SARASOTA -- The third and final round of revisions to Sarasota County's 2050 plan for future growth were advanced to the state after a six-plus hour county commission meeting and public hearing Wednesday night.
The 2050 plan, which allows developers to build numerous high-density neighborhoods in eastern Sarasota County by the year 2050, regulates housing types and densities and relaxes restrictions for developers to build new communities. The plan operates under the concept of New Urbanism, which involves building small, walkable communities with supply homes, jobs and businesses.
The revisions will be sent to the Florida Department of Economic Opportunity before coming back to the county commission for final approval during a meeting Oct. 22, said Allen Parsons, county planning services manager.
The amendments include:
An update to the 2050 map to reflect changes since it was created in 2002, including future land-use designations and municipal boundaries.
Properties of less than 20 acres would not be under land conservation restrictions. Developers were previously required to group smaller lots in an effort to conserve land and preserve open spaces.
Builders must prove a project they can cover infrastructure costs such as new roads and schools without using tax dollars before construc
tion begins. The county will assess fiscal neutrality when the development is 25 percent, 50 percent, 65 percent and 80 percent complete, Parsons said.
Prior to the proposed change, developers had to prove building projects would generate more revenue than costs during the building process. The county had the power to stop development if costs outweighed revenues.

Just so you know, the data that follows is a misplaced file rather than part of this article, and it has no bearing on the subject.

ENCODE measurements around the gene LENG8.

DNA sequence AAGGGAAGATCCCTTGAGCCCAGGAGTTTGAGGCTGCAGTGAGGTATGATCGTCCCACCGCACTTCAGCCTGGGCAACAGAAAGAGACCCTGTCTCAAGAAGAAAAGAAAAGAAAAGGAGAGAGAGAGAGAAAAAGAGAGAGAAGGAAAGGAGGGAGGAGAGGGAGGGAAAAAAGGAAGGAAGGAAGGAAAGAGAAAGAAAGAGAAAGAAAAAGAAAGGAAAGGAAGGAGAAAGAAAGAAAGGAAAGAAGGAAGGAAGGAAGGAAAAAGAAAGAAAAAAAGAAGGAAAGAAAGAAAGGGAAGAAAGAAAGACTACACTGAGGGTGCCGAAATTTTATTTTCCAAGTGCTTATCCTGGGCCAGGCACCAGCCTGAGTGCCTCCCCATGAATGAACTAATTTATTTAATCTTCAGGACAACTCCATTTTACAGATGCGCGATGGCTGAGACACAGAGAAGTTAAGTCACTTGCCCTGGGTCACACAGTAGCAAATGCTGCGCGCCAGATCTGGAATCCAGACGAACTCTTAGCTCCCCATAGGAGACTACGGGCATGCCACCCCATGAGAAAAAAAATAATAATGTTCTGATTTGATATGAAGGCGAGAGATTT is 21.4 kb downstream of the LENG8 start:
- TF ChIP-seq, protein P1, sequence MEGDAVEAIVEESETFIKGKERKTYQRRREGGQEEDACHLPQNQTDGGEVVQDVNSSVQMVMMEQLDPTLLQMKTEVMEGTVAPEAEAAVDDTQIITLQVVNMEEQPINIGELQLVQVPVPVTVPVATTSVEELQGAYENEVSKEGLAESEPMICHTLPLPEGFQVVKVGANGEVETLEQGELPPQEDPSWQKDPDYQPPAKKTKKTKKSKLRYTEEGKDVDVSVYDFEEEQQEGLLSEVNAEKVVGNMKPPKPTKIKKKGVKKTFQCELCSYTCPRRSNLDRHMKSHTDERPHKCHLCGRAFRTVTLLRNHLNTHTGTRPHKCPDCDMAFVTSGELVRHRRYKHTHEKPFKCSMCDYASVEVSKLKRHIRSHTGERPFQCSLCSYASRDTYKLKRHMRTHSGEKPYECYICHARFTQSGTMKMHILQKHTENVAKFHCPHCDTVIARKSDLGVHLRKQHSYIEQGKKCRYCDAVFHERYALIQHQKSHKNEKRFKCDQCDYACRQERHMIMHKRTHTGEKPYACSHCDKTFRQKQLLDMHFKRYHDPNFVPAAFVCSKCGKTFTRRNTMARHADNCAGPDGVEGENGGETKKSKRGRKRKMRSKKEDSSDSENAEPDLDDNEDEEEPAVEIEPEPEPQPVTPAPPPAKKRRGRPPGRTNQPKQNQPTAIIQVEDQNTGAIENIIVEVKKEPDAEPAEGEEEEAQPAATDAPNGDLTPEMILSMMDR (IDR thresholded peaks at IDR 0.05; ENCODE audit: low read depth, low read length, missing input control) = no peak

Commissioner Nora Patterson, who voted against the fiscal-neutrality amendment, said Thursday the fiscal neutrality methodology has yet to be clearly written.
"None of this is constructed yet. There are no regulations and we were asked to just approve going to one phase of development," she said.
Patterson said once policies are clearly communicated she may support the amendment.
"The way the plan reads currently ... the county has the ability to stop development so that makes it very hard (for builders) -- especially at this time when banks are somewhat leery of approving big developments -- makes it hard to get financing for developers even if they are self-financed," she said.
Other commissioners could not be reached for comment Thursday.
The amendments also include:
A 15-year wait between the building of villages could be eliminated.
All villages would no longer be required to have one mixed-use village center for retail, office and government space. However, the first development built in eastern Sarasota County's three village areas (North, Central and South), must have a village center. Villages built later will not be required to do so.
The 4,000-foot separation requirement between hamlets, or individual neighborhoods, and their focal points is eliminated.
Multiple hamlets within a single master development plan could be within 100 feet of each other so the remaining open space can be used for agricultural or other uses.
Patterson voted against this revision, arguing the hamlets will become too congested and there will not be enough infrastructure to support residents moving in.
"You can essentially have a several-thousand unit development practically in DeSoto County and that's going to be 'touch to serve' and that's not what I call a relatively small development," she said.
Greenbelts could be included in the definition of "open space." A developer building a hamlet must leave 60 percent of the parcel for open space.
Before the October meeting, Parsons said the county will better define fiscal neutrality.
"There's going to be more staff work related to fiscal neutrality and defining how that is going to work," he said. "Most of our work will take place around that particular item."
Sabrina Rocco, East Manatee reporter, can be reached at (941) 745-7024. Follow her on Twitter @sabrinarocco.